DUNWOODY, Ga. — Imagine your child having a disease so rare that it doesn’t even have a scientific name, much less a treatment or cure.

That’s what Shanna and Terry Tolbert faced when their 6-month-old daughter, Ireland, suffered a seizure that defied explanation or a diagnosis beyond epilepsy.

Ireland Tolbert

Ireland Tolbert

After several traumatic seizures that resulted in Ireland, now 5, being intubated and hospitalized, a genetic test was performed that confirmed a mutation of a gene called CACNA1A was causing her seizures and resultant development delays.

“After the diagnosis, we went home to learn more about CACNA1A, and there weren’t any support groups or resources that we could tap into — just some scientific papers that you needed a PhD to understand,” Shanna said. “We finally found a Facebook group with about 100 members in it, and that was one of the first places we could get any real information. We all had this shared frustration — why can’t we find out more about this disease and who can help our kids?””

The Tolberts, who live in the Village Mill subdivision, realized that there was very little research, financial or emotional support for families whose children are diagnosed with CACNA1A. Shanna decided to change that. So she, along with two other mothers, Lisa Manaster and Carolyn Anderson, established the CACNA1A Foundation to raise awareness and find a cure for the rare degenerative neurological disease. It received its 501-(c)3 status in June.

One of the first steps in accelerating research, Tolbert said, is to gather data on as many people with CACNA1A variants as can be found.

“We were so lucky to have found a champion in Dr. Wendy Chung from Columbia University, who is an expert in rare diseases,” she said. “Dr. Chung is leading the way, designing a natural history study that will track symptoms, disease progression and establish standards of care across medical disciplines.”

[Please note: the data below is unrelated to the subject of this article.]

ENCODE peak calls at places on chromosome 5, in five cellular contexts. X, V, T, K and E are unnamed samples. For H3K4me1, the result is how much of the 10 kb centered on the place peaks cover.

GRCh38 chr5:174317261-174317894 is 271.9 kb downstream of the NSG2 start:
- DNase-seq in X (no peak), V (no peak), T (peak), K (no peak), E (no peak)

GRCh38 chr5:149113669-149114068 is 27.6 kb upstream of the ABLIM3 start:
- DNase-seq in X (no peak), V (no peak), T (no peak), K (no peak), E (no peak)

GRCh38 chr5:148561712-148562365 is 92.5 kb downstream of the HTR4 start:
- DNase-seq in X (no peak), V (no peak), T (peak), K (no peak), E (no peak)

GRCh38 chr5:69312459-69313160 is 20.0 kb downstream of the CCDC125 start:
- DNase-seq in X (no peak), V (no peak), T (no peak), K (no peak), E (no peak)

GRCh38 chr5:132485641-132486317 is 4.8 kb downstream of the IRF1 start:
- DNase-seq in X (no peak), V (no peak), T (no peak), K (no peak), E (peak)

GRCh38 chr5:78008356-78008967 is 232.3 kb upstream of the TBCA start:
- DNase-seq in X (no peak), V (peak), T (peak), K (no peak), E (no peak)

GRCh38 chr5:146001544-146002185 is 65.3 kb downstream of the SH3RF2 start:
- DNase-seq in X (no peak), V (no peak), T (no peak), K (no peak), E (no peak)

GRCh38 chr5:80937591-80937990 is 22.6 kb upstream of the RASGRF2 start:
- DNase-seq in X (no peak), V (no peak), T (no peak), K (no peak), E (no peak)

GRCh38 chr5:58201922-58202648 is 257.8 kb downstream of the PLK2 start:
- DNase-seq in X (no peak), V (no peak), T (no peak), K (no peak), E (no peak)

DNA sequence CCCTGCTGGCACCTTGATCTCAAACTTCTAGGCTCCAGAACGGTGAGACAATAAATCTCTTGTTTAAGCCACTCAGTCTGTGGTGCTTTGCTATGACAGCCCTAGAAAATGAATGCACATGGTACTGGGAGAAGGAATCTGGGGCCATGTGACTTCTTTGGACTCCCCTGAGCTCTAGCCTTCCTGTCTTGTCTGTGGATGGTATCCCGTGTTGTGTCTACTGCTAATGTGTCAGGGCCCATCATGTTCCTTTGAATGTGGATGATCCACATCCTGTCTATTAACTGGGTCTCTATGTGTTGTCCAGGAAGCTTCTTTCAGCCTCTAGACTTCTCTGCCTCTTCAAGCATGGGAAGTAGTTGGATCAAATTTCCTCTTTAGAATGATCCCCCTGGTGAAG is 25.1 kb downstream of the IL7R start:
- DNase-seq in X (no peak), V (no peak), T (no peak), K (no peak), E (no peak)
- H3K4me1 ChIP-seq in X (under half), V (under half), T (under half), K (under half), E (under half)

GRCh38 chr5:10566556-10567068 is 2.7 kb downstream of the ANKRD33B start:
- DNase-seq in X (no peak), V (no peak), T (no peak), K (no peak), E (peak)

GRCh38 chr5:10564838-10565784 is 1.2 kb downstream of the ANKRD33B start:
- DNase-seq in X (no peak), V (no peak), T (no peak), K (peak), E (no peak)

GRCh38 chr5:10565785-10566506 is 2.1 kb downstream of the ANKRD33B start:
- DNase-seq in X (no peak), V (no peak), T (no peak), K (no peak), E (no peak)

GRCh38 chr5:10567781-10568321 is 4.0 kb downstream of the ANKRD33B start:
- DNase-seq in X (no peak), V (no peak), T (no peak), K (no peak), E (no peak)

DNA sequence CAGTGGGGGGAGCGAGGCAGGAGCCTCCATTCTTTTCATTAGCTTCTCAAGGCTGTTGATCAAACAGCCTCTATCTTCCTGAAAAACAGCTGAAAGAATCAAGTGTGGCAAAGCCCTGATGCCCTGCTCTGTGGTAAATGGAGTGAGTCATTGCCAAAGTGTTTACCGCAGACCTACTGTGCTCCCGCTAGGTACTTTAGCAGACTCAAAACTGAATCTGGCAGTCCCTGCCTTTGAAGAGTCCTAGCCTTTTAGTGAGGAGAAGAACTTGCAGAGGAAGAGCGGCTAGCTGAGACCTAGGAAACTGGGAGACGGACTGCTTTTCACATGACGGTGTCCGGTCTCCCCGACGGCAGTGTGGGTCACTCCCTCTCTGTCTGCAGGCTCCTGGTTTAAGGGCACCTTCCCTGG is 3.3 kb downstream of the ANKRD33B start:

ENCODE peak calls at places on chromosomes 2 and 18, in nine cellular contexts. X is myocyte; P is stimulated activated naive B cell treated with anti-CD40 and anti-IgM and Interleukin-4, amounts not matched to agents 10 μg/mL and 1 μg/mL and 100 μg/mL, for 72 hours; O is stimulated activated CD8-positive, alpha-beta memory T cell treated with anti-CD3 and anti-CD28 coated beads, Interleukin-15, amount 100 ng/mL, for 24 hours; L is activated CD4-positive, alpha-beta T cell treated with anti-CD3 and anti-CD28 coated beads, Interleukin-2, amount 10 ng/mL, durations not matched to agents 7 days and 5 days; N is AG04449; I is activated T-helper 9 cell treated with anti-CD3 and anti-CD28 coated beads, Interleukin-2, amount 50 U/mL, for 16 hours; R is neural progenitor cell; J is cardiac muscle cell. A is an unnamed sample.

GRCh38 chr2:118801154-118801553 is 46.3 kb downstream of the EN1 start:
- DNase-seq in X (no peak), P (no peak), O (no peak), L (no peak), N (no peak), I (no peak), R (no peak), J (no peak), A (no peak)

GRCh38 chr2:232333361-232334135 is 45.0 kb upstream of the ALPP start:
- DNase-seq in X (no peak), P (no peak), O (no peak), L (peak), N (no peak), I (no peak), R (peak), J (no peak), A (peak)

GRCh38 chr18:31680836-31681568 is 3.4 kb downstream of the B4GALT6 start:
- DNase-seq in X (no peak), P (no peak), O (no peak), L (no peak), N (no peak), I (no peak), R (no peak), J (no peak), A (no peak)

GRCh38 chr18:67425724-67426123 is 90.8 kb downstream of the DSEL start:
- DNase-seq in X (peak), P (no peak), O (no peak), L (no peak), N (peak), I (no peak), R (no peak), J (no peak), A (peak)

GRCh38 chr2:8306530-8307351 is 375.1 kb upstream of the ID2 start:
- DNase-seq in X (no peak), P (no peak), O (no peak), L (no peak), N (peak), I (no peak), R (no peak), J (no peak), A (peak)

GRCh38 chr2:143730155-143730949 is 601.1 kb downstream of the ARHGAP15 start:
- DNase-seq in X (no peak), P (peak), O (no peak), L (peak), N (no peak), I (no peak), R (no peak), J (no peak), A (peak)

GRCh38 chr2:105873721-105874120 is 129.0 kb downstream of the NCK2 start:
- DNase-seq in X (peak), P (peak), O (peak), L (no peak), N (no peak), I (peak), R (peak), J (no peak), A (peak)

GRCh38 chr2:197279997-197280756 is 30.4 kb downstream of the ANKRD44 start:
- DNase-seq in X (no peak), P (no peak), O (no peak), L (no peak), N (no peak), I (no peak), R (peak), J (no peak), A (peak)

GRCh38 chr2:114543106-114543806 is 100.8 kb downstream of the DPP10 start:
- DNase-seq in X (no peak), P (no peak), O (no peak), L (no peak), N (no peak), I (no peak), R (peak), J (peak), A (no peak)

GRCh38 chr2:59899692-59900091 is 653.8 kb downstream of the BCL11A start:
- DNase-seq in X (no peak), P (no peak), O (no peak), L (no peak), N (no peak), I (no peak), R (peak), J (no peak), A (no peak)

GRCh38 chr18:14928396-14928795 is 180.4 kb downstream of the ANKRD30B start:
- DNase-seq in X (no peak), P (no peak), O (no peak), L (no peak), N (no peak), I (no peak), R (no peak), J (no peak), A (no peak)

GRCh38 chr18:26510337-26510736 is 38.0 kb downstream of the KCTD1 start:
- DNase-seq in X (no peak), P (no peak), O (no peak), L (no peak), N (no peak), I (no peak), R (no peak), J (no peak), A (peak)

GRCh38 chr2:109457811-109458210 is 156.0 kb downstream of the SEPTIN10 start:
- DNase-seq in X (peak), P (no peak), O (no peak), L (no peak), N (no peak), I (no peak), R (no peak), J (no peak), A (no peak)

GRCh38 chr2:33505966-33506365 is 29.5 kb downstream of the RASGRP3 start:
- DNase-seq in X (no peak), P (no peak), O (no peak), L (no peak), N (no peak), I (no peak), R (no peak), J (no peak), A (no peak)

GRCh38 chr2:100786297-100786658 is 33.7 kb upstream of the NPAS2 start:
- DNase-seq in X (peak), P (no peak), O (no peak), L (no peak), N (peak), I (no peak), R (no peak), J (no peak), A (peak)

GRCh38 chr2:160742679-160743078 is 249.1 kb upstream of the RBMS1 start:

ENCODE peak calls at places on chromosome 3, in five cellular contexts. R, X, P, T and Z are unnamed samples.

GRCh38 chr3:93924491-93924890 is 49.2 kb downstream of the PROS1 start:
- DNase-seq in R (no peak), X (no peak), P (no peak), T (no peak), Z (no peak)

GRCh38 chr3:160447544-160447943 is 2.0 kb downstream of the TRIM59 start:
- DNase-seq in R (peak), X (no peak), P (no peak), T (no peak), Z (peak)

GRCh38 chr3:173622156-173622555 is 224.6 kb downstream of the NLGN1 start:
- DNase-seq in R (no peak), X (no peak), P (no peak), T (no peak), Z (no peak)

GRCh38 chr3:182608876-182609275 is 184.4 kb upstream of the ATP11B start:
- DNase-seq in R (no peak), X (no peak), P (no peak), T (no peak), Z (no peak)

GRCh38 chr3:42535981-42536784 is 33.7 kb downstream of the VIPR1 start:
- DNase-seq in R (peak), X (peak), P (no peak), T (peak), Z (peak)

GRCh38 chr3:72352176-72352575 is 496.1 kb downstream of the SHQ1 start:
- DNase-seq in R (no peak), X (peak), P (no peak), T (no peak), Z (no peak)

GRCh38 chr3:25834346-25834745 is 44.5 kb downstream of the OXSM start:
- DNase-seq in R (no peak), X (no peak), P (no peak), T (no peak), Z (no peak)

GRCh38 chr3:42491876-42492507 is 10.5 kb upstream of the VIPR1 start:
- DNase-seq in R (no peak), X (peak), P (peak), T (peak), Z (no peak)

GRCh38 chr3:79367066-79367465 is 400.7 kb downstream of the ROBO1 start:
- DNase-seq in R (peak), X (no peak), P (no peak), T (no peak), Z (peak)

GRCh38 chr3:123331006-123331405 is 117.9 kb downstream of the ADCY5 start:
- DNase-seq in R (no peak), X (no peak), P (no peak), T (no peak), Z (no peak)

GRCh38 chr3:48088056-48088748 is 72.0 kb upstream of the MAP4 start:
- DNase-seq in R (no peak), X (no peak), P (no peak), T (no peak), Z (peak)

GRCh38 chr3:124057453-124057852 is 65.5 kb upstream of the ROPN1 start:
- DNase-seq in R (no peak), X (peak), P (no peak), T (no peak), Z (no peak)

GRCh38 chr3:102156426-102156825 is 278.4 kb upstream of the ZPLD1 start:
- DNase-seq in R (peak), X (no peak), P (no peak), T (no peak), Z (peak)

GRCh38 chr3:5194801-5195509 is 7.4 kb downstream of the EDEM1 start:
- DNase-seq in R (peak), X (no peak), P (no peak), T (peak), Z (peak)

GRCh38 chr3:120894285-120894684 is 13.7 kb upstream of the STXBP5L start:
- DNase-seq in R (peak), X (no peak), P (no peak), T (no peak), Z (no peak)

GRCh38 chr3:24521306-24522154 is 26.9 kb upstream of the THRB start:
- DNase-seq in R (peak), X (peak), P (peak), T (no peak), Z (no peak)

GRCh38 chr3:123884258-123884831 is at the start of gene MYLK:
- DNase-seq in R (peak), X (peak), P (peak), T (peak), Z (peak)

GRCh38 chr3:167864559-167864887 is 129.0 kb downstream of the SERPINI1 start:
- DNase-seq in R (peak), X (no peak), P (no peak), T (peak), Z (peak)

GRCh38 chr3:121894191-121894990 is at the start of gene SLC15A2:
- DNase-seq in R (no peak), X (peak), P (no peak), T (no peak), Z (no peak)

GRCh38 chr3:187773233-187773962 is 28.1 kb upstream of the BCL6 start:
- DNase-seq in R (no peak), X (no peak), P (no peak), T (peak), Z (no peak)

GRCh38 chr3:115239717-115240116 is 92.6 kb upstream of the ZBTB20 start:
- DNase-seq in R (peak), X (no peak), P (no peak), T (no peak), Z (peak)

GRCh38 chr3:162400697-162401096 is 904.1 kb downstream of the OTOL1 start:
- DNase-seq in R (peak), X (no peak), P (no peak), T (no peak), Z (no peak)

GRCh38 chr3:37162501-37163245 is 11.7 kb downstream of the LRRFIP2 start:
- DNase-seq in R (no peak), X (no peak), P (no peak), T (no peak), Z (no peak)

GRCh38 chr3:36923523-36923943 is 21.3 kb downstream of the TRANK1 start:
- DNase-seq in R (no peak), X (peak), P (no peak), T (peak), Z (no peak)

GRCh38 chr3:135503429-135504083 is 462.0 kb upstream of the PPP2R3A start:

The next step is fundraising to finance more research into the disease that could entice large pharmaceutical companies to develop medications that can treat or cure CACNA1A.

“We believe, and the doctors believe, that this is a disease that can be treated or cured with drugs,” Tolbert said. “Now we just have to get there.”

The other goal of the foundation is to help spread information and emotional support for families who are battling the disease.

“We, like the other families with CACNA1A, are in a constant battle between seizure control and quality of life,” Tolbert said. “The medicines that you must take has a huge list of side effects, and every time Ireland has a seizure and stops breathing, there is the potential of brain damage.”

Tolbert said she hopes that each CACNA1A family is able to have the kind of support she has received from her Village Mill neighbors, who live by the motto “It Takes A Village Mill.”

“This is the best neighborhood in Dunwoody,” Tolbert said. “We are forever grateful to our neighbors and Village Mill friends for their tangible and generous support of Ireland and our family over the years. They have showed up for us — bringing dinners, hospital visits, grass cutting, love and tremendous support. Our neighbors are an extension of our family.”

For more information about the foundation or to make a tax-deductible donation, visit www.cacna1a.org.

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